Now, everybody’s in a mask when you come into the hospital. We are somewhat used to this as a unit, because we’ve always had to worry about blood-borne illnesses. In the course of labor there’s a lot of blood; we deal with lots of fluid coming our way and have to be protected. But what everyone’s doing differently is wearing their masks all the time. Prior to coronavirus you’d take off your mask and discard it when leaving a patient’s room. Now we leave on the mask for a whole shift. I have access to protective gear, which makes me feel safe, but we are doing things we wouldn’t previously do because there is a national shortage.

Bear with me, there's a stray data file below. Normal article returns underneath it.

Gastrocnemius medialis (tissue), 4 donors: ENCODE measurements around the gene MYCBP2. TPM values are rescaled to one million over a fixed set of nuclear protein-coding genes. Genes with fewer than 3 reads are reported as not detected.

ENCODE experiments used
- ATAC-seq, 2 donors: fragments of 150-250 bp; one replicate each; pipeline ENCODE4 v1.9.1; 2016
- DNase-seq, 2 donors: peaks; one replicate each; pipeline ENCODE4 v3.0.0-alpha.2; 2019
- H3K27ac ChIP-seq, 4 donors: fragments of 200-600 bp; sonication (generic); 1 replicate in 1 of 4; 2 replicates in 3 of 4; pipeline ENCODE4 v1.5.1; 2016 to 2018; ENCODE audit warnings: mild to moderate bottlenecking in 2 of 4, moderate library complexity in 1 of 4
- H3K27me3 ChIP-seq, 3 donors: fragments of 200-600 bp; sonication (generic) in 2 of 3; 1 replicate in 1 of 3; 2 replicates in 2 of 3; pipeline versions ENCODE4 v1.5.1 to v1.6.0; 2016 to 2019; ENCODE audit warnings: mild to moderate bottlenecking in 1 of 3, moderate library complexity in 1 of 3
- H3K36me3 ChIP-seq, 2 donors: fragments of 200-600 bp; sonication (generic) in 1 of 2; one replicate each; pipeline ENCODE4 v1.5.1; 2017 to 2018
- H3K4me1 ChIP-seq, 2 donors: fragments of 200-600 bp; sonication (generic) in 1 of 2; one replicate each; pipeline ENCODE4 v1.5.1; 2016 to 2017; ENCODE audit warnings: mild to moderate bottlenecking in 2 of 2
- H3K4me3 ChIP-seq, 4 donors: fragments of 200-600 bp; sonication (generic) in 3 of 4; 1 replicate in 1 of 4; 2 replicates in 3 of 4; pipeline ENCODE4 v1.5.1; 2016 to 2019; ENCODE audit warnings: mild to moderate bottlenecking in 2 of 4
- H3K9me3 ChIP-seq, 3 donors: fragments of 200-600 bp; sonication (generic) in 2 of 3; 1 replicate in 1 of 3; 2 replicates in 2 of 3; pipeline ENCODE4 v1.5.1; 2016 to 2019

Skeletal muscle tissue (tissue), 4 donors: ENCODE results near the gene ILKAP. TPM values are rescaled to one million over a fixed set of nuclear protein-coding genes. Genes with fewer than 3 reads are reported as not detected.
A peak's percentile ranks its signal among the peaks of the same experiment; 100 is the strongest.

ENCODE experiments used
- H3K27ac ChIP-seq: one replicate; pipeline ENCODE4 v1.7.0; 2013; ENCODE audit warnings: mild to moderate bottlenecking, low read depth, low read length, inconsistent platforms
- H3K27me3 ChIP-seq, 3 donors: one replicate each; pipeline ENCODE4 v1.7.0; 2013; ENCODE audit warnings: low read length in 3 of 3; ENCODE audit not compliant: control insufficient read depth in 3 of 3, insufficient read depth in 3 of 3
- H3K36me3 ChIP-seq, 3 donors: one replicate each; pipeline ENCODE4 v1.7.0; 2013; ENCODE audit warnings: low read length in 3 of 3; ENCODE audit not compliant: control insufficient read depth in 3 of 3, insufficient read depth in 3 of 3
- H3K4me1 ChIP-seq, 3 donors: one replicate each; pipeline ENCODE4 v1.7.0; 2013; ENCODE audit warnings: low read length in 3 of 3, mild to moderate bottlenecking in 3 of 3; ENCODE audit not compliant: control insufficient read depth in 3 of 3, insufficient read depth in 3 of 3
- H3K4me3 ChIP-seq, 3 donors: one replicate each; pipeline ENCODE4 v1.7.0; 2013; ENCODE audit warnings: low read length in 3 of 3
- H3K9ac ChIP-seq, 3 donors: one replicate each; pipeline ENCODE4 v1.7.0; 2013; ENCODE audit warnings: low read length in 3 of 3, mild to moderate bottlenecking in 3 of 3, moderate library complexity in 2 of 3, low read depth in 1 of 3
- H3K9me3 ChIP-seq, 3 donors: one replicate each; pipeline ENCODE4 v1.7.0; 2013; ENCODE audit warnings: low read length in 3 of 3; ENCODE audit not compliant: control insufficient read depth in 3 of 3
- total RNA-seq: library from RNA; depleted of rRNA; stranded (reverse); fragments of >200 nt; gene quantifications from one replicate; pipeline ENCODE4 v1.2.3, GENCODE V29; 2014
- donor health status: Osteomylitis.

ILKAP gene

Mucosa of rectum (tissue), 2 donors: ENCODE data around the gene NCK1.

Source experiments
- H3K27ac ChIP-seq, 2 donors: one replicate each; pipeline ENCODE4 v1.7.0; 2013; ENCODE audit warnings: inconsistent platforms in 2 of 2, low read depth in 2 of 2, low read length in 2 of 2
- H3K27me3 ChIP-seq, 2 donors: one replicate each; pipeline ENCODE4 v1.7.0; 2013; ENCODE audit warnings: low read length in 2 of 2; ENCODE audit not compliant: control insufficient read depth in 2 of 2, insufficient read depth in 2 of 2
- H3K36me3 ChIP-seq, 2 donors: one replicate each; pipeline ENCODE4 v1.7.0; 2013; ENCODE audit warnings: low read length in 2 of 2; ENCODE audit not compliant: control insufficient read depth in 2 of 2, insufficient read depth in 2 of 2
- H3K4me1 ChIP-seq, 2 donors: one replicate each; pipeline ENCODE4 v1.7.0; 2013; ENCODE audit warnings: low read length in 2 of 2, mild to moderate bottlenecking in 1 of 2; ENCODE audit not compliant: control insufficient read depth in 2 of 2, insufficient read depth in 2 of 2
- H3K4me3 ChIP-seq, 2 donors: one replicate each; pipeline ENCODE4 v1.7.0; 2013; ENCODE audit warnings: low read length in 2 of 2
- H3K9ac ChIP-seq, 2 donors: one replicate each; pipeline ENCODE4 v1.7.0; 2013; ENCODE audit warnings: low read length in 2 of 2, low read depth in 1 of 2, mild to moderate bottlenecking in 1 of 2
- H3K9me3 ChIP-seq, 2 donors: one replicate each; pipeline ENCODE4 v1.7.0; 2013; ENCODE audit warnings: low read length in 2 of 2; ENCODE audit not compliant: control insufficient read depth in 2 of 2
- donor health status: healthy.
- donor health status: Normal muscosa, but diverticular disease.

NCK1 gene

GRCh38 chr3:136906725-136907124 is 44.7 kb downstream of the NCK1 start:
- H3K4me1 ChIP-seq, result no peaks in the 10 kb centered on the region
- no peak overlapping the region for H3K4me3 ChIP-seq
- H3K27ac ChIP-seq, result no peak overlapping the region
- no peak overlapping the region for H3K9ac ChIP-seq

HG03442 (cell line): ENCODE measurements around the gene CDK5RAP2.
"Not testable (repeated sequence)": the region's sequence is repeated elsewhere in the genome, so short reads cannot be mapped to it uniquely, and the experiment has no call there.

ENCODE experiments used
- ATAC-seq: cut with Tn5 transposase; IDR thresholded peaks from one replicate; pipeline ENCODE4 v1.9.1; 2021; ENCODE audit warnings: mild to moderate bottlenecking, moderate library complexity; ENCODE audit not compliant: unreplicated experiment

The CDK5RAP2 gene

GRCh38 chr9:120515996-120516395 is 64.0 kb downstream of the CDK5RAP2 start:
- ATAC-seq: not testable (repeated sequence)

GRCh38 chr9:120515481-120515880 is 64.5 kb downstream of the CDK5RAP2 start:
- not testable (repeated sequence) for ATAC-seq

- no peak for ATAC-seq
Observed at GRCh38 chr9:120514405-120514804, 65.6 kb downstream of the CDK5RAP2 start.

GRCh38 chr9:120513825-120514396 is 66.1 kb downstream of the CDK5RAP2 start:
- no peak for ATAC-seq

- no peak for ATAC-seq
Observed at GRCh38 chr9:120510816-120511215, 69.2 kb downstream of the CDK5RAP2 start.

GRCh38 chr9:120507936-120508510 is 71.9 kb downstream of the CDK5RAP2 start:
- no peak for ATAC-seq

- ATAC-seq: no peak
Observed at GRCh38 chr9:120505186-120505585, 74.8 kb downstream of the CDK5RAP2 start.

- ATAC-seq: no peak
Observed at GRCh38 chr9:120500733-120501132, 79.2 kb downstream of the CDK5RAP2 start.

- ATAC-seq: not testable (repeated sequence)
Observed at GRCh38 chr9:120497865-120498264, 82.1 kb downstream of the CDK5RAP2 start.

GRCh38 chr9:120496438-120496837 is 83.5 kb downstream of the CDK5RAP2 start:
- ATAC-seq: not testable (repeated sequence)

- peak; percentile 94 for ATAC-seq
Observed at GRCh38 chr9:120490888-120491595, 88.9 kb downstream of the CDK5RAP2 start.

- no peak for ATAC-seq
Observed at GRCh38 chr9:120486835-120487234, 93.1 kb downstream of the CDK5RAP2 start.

Before we were able to test every patient, we were wearing full PPE for the second stage of labor — plastic gown, shield, N-95 mask, and a surgical mask on top of it. I can only imagine while you’re pushing out your baby it’s not entirely comforting to see space-age looking folks all around you. It was never really comfortable for us, either. It gets very hot and sweaty in that gear, it’s actually hard to breathe. I’m impressed by all the ER and ICU workers who wear their N-95s all shift; that can really make you tired, hazy, and even nauseous at times. It’s also hard to communicate because your voice is muffled. We work as a team but when you’re trying to call out orders or vital information in an emergency, it’s not the same as when your full voice is able to be amplified.